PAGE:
India’s Dr Reddy’s Laboratories has told the country’s leading newspaper it will challenge a US patent infringement suit filed against it by the world’s number one pharmaceutical giant, Pfizer, last month.
Dr Reddy’s is looking to market generic versions of the blockbuster cholesterol lowerer Lipitor (atorvastatin) – the world’s best selling medicine, pulling in annual revenues in the region of $12 billion. Pfizer has already sought to block Dr Reddy’s application to market the 10mg, 20mg and 40mg versions of the drug, while this latest suit concerns the higher dose 80mg version, according to India’s Economic Times.
Though Pfizer’s central patent for the crystalline form of atorvastatin expires in July 2016, and it retains paediatric exclusivity through to January 2017, it came to an out of court agreement with Ranbaxy in 2008 that will see the Indian firm sell a low priced version of the enantiomer version of the drug from November this year.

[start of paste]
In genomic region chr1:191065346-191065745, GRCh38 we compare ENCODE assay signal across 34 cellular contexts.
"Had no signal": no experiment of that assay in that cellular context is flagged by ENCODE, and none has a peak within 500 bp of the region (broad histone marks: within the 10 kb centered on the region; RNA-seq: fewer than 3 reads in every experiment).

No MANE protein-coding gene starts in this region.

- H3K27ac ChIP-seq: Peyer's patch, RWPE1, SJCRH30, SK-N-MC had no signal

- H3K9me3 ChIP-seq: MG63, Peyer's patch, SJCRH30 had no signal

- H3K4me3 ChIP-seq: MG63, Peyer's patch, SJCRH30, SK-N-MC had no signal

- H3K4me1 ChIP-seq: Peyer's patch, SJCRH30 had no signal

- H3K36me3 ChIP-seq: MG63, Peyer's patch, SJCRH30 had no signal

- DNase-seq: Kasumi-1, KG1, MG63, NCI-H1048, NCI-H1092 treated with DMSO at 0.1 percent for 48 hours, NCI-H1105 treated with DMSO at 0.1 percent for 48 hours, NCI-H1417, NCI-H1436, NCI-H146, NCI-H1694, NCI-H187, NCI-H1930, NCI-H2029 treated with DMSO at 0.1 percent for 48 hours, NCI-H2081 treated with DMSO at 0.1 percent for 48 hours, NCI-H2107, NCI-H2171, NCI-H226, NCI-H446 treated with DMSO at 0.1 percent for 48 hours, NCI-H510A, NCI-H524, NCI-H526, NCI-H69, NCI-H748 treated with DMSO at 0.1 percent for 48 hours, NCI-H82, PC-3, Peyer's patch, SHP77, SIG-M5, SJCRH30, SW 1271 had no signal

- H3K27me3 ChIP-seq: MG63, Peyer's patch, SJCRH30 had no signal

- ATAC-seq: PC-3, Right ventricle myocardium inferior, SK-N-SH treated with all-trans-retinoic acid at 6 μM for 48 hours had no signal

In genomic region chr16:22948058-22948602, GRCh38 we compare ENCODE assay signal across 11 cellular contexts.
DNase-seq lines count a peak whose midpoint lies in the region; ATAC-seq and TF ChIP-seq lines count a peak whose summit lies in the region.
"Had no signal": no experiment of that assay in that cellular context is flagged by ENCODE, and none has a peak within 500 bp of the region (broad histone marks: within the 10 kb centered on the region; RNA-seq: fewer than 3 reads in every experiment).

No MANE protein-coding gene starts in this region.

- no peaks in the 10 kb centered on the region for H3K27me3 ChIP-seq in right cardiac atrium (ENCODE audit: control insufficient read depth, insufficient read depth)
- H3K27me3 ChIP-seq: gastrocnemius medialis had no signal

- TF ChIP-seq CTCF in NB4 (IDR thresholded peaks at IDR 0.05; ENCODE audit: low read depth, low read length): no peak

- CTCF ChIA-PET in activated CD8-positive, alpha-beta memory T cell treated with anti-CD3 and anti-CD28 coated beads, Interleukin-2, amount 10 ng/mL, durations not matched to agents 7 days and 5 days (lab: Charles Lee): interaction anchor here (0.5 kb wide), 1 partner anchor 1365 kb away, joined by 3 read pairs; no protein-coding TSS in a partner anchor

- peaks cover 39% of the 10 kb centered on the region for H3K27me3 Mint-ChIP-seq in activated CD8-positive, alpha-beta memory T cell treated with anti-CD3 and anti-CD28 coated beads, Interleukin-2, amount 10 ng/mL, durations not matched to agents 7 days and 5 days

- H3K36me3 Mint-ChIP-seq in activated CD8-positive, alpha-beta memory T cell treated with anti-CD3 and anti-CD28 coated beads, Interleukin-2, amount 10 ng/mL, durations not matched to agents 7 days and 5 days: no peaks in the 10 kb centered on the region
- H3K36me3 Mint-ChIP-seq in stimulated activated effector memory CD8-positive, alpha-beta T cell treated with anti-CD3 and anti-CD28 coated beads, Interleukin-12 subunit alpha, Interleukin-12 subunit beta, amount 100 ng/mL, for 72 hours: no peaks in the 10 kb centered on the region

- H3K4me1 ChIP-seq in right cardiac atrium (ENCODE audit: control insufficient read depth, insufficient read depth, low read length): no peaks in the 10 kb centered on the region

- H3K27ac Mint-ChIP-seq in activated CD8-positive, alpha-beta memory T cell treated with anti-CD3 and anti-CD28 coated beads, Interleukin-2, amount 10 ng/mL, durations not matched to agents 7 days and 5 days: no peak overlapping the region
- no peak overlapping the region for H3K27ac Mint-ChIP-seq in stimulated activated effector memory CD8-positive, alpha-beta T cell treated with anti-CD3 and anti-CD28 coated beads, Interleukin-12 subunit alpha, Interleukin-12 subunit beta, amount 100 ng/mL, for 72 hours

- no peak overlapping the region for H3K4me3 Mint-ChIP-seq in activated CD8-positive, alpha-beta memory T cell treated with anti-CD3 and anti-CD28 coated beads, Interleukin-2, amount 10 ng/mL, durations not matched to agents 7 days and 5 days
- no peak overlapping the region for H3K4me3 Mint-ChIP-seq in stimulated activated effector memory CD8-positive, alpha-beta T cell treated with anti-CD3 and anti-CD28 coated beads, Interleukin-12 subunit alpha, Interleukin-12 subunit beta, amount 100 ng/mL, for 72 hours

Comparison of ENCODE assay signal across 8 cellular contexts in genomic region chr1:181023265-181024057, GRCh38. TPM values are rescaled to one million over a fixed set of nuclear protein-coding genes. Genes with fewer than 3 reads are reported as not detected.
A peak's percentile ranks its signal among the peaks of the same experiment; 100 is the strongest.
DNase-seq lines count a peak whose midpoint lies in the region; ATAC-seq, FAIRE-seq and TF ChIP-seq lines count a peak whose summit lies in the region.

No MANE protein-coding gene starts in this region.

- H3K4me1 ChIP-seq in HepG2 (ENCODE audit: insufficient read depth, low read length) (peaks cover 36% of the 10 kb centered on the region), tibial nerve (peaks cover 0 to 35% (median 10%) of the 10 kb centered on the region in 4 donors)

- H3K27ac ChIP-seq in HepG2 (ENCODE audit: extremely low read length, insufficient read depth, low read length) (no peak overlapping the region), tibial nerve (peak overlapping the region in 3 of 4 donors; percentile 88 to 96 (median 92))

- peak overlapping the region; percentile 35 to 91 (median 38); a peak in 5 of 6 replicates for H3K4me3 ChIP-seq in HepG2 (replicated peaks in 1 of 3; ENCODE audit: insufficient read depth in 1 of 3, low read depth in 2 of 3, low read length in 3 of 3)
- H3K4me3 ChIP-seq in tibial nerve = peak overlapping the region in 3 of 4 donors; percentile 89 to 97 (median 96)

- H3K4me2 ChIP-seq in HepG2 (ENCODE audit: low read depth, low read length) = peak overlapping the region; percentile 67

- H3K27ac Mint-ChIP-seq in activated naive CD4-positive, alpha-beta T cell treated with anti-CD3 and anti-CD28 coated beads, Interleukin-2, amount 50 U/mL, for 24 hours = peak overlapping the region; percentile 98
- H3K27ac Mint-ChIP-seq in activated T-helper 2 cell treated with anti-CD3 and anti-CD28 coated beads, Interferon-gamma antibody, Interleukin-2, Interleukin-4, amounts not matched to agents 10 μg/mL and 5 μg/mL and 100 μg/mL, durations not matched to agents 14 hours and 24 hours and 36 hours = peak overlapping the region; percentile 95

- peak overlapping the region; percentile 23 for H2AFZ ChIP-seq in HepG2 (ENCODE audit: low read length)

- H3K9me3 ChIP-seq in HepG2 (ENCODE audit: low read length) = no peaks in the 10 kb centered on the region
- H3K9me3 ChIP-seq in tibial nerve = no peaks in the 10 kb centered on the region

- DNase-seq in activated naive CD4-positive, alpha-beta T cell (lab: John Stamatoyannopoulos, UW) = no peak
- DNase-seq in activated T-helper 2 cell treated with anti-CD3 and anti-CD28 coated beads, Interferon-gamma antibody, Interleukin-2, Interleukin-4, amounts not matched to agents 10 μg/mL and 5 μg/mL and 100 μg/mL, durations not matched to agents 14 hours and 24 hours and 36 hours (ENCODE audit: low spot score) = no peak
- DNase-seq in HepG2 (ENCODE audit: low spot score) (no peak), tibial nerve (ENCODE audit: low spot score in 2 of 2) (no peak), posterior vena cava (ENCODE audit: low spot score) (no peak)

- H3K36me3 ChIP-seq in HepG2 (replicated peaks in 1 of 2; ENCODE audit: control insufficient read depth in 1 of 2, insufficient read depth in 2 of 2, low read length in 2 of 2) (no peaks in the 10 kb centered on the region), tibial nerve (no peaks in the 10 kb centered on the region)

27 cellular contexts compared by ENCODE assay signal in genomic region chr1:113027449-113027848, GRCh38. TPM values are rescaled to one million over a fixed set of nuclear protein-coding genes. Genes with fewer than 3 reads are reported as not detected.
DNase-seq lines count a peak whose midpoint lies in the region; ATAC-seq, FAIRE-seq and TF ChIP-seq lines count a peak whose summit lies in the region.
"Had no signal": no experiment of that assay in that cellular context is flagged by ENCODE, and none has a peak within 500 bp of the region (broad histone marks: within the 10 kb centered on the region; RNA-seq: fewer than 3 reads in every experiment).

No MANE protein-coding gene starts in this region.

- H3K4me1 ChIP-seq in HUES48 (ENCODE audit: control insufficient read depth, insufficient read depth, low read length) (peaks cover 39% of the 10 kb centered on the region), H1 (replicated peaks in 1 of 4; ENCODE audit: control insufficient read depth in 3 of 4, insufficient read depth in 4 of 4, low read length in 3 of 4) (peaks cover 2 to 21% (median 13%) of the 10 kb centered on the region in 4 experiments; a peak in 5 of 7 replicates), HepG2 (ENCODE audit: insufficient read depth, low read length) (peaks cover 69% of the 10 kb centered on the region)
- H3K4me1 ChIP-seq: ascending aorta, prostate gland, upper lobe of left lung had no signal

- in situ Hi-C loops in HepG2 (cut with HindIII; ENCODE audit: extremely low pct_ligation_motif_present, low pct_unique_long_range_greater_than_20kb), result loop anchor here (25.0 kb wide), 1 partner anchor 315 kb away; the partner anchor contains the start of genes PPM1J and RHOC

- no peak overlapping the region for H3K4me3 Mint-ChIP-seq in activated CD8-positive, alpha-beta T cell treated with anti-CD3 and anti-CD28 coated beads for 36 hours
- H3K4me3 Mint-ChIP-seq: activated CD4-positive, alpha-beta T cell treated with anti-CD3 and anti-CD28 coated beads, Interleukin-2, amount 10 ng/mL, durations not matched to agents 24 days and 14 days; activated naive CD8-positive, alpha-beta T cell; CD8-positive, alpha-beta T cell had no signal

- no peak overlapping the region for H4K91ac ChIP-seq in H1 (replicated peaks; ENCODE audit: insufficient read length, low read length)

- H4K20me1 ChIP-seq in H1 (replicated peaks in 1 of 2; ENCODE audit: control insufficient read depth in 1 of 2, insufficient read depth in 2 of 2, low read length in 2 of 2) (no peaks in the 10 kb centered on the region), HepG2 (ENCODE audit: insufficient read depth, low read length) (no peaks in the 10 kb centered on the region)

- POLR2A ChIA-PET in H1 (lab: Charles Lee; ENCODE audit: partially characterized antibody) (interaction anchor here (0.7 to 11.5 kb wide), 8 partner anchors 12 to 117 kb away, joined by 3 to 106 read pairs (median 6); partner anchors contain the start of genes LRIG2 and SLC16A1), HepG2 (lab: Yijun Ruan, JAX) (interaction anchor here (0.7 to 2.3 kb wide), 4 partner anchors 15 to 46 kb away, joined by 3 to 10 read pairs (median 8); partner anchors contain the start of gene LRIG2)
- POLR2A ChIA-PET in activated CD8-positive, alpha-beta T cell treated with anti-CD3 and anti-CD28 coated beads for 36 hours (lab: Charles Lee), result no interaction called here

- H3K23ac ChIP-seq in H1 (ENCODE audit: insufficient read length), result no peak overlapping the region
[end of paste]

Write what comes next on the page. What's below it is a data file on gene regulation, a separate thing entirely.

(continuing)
The two firms have been fighting over the validity of patents covering Lipitor all over the world since 2003 and a number of analysts thought that Ranbaxy could possibly launch its generic version of the drug as soon as March 2010 in the USA, when Pfizer’s basic patent was set to expire. The enantiomer patent expires in the USA in 2011, while various process and crystalline form patents are valid until 2016 and 2017.
The cases against Dr Reddy’s have all been filed in the same US Court of Delaware. But if the generics firm is successful, it will be able to launch its copycat versions in the USA from May 2012, when Ranbaxy’s six-month exclusivity expires.
Third-quarter sales of Lipitor fell 11% to $2.53 billion.